It was Emily's story, the last generation delved into in Cane River, that was the most heartbreaking for me. Emily had a taste of love, even though it was a tarnished one. Emily's desire to just be without being harassed for simply existing, and being audacious enough to attract and acquire love from a white man, was what made her an even larger target for savage mistreatment. Tademy actually had me feeling sorry for a man who couldn't defend a family that he knew would never be accepted. Even though I felt compassion for Joseph, his arrogance and sense of entitlement is what led to his downfall and eventually cost him everything. Both Emily and Joseph were naive in their belief that they could be left alone to live as they wished, but especially Joseph. As a white male living in their community after the Civil War, he should have know that he could not be a successful businessman and expect others not to balk at the idea of him having a woman with even a trace of black blood. The ending of the book had me upset knowing that after all that Emily had endured and survived, society still made sure that she knew her place.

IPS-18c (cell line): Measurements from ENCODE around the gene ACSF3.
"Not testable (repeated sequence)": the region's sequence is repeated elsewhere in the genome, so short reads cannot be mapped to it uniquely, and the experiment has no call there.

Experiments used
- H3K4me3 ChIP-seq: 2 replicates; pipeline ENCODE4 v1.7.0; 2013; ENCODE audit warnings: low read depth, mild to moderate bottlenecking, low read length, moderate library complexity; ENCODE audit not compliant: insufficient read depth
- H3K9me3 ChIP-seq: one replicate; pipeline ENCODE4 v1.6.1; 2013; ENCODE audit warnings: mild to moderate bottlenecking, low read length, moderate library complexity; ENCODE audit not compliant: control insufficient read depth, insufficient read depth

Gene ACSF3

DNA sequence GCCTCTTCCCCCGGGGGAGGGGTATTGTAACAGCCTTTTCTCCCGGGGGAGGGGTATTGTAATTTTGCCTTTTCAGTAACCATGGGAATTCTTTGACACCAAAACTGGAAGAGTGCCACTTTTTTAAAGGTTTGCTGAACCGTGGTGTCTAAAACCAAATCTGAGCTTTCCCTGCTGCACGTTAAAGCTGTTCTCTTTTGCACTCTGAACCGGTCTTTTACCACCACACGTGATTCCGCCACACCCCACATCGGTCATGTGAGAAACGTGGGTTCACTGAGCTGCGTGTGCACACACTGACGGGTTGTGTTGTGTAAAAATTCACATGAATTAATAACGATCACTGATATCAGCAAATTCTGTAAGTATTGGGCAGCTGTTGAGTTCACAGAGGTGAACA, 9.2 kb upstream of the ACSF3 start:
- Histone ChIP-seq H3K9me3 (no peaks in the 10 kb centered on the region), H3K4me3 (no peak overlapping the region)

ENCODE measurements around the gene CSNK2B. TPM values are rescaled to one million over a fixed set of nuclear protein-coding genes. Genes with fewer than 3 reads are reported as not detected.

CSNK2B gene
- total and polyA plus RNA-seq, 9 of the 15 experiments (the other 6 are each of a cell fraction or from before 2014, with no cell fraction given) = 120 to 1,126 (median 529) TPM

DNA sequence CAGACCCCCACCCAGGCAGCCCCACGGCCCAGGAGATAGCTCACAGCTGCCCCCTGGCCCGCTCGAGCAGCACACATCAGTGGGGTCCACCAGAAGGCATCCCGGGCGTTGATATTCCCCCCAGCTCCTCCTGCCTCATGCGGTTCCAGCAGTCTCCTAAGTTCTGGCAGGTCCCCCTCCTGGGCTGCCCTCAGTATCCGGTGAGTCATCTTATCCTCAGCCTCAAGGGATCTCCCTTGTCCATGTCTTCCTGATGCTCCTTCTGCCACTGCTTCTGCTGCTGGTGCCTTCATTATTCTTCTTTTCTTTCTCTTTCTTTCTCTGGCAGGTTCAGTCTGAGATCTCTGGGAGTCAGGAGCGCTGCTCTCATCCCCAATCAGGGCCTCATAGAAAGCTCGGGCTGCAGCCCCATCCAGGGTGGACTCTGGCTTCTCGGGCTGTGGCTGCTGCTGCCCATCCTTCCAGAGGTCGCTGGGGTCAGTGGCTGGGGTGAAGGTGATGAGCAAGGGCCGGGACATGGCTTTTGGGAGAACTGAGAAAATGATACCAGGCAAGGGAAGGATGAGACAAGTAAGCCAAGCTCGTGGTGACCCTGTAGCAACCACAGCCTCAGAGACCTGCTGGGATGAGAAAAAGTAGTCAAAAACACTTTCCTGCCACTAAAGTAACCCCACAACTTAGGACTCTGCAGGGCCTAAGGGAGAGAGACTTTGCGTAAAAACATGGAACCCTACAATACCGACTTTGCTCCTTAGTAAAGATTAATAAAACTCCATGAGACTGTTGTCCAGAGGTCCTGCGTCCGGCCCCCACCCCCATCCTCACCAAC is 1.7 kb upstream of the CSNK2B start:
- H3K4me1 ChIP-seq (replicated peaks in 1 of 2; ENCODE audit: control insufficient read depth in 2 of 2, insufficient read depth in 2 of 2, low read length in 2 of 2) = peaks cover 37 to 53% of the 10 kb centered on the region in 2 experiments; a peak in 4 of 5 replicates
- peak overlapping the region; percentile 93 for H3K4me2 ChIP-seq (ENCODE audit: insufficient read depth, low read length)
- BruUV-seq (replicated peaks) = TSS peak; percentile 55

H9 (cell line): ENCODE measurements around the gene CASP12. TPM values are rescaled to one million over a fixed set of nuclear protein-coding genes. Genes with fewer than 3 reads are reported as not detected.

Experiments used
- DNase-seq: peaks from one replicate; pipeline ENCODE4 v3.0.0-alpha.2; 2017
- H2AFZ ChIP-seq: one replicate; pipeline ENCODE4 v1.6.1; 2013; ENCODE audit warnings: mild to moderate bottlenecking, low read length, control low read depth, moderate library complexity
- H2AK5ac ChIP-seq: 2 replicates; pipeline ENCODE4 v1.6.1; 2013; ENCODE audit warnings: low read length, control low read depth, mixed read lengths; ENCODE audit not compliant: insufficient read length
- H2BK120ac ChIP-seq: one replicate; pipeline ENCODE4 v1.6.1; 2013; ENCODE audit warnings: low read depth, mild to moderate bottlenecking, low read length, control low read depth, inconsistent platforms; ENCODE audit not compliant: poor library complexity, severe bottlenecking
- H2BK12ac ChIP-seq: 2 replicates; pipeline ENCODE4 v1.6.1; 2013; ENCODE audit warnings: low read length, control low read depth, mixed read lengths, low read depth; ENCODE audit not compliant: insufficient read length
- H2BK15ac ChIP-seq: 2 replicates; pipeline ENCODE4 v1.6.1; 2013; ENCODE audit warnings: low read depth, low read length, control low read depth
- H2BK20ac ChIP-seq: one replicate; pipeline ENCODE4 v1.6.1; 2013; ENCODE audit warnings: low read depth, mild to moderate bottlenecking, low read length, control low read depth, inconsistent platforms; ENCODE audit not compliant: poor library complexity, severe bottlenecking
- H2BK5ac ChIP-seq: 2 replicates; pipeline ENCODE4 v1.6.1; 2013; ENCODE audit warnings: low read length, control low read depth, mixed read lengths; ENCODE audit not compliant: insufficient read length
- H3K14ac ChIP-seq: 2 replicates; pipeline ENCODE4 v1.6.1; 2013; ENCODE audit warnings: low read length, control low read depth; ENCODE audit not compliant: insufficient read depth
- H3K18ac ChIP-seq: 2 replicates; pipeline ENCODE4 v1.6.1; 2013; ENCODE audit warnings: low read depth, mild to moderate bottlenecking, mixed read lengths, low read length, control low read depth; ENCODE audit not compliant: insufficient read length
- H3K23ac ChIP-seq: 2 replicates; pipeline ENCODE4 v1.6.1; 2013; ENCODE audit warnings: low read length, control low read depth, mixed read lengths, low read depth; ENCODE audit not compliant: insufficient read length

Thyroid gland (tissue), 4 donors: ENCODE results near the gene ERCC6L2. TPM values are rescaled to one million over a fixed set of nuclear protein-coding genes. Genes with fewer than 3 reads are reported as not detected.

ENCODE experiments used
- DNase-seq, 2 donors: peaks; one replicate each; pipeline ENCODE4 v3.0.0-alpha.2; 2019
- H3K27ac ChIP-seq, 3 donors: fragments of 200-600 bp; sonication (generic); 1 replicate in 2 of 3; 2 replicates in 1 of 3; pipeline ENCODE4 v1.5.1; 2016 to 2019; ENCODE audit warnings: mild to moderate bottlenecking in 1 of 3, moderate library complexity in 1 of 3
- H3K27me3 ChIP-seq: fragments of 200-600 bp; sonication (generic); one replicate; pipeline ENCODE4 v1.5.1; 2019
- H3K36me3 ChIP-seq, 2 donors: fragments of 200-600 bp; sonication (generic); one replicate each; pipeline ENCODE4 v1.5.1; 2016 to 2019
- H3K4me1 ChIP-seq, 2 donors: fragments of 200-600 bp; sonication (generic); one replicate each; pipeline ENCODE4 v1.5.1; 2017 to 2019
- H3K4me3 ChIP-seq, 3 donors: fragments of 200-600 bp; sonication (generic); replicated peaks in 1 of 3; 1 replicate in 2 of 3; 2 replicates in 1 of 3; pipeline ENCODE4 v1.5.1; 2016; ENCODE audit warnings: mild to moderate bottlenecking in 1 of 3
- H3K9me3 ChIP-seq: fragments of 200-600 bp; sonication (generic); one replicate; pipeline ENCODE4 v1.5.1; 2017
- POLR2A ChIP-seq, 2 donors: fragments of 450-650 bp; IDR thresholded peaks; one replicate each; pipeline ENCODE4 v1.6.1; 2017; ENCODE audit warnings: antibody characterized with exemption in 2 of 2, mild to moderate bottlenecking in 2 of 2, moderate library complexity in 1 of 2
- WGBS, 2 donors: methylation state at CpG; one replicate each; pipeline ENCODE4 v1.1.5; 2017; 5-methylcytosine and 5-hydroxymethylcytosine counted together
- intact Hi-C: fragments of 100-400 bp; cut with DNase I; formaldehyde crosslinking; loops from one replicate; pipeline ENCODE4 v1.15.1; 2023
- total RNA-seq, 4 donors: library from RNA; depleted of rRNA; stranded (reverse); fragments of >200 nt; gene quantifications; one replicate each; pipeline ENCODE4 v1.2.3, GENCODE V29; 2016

However, toward the end there is a bit of joy given to me via the choice of Emily's son T.O. to break the line by his choice of a wife. It was a step that not only set him apart as a man who thinks for himself, but also a step to break the cycle that T.O. saw as destroying his own sense of self worth. Ya'll....There is so much to experience in Cane River!